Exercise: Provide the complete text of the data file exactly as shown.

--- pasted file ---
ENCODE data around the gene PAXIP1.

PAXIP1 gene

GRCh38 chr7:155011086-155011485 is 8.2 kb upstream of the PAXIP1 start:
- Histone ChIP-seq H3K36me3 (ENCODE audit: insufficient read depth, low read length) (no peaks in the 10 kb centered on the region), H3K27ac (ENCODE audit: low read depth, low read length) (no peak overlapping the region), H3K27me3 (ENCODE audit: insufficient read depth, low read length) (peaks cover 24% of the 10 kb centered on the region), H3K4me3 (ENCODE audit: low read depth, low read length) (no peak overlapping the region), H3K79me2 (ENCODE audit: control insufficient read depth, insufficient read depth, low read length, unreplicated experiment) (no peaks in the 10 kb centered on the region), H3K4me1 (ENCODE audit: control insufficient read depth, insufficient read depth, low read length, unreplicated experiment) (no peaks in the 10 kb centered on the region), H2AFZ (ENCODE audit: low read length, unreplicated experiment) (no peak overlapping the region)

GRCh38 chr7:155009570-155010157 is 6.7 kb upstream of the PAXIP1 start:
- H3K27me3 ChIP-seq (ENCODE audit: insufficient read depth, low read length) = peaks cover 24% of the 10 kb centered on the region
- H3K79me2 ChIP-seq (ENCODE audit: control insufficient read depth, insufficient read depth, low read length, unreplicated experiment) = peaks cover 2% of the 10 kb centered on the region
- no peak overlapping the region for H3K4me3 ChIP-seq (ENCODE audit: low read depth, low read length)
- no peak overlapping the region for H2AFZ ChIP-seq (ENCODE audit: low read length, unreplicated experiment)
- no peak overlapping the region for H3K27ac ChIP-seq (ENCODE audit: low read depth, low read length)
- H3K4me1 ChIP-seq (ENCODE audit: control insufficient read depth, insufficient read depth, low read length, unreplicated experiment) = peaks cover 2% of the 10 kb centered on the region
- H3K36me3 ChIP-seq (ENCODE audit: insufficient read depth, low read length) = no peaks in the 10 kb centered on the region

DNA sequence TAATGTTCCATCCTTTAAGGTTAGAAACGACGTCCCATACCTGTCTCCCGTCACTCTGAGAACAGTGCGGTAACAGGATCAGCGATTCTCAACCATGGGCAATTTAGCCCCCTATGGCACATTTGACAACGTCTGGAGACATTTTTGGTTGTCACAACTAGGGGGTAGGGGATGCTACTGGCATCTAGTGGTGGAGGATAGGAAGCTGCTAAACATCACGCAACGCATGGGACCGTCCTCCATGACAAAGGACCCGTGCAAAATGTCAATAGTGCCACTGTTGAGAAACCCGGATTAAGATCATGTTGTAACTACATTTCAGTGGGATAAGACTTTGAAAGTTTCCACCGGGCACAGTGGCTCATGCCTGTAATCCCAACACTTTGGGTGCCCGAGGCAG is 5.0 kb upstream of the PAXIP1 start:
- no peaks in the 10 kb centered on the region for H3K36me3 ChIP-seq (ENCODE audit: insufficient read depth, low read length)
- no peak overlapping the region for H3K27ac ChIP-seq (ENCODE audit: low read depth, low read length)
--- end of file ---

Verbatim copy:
ENCODE data around the gene PAXIP1.

PAXIP1 gene

GRCh38 chr7:155011086-155011485 is 8.2 kb upstream of the PAXIP1 start:
- Histone ChIP-seq H3K36me3 (ENCODE audit: insufficient read depth, low read length) (no peaks in the 10 kb centered on the region), H3K27ac (ENCODE audit: low read depth, low read length) (no peak overlapping the region), H3K27me3 (ENCODE audit: insufficient read depth, low read length) (peaks cover 24% of the 10 kb centered on the region), H3K4me3 (ENCODE audit: low read depth, low read length) (no peak overlapping the region), H3K79me2 (ENCODE audit: control insufficient read depth, insufficient read depth, low read length, unreplicated experiment) (no peaks in the 10 kb centered on the region), H3K4me1 (ENCODE audit: control insufficient read depth, insufficient read depth, low read length, unreplicated experiment) (no peaks in the 10 kb centered on the region), H2AFZ (ENCODE audit: low read length, unreplicated experiment) (no peak overlapping the region)

GRCh38 chr7:155009570-155010157 is 6.7 kb upstream of the PAXIP1 start:
- H3K27me3 ChIP-seq (ENCODE audit: insufficient read depth, low read length) = peaks cover 24% of the 10 kb centered on the region
- H3K79me2 ChIP-seq (ENCODE audit: control insufficient read depth, insufficient read depth, low read length, unreplicated experiment) = peaks cover 2% of the 10 kb centered on the region
- no peak overlapping the region for H3K4me3 ChIP-seq (ENCODE audit: low read depth, low read length)
- no peak overlapping the region for H2AFZ ChIP-seq (ENCODE audit: low read length, unreplicated experiment)
- no peak overlapping the region for H3K27ac ChIP-seq (ENCODE audit: low read depth, low read length)
- H3K4me1 ChIP-seq (ENCODE audit: control insufficient read depth, insufficient read depth, low read length, unreplicated experiment) = peaks cover 2% of the 10 kb centered on the region
- H3K36me3 ChIP-seq (ENCODE audit: insufficient read depth, low read length) = no peaks in the 10 kb centered on the region

DNA sequence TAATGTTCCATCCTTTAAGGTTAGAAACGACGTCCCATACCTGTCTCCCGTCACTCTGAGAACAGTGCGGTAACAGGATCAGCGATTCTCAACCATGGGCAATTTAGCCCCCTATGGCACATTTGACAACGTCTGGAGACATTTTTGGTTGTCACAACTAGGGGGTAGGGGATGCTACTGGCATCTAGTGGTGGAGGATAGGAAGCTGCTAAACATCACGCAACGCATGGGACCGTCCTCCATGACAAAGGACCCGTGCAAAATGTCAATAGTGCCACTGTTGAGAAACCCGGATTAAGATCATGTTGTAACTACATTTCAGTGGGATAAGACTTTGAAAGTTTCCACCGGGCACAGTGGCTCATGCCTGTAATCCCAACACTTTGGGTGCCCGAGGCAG is 5.0 kb upstream of the PAXIP1 start:
- no peaks in the 10 kb centered on the region for H3K36me3 ChIP-seq (ENCODE audit: insufficient read depth, low read length)
- no peak overlapping the region for H3K27ac ChIP-seq (ENCODE audit: low read depth, low read length)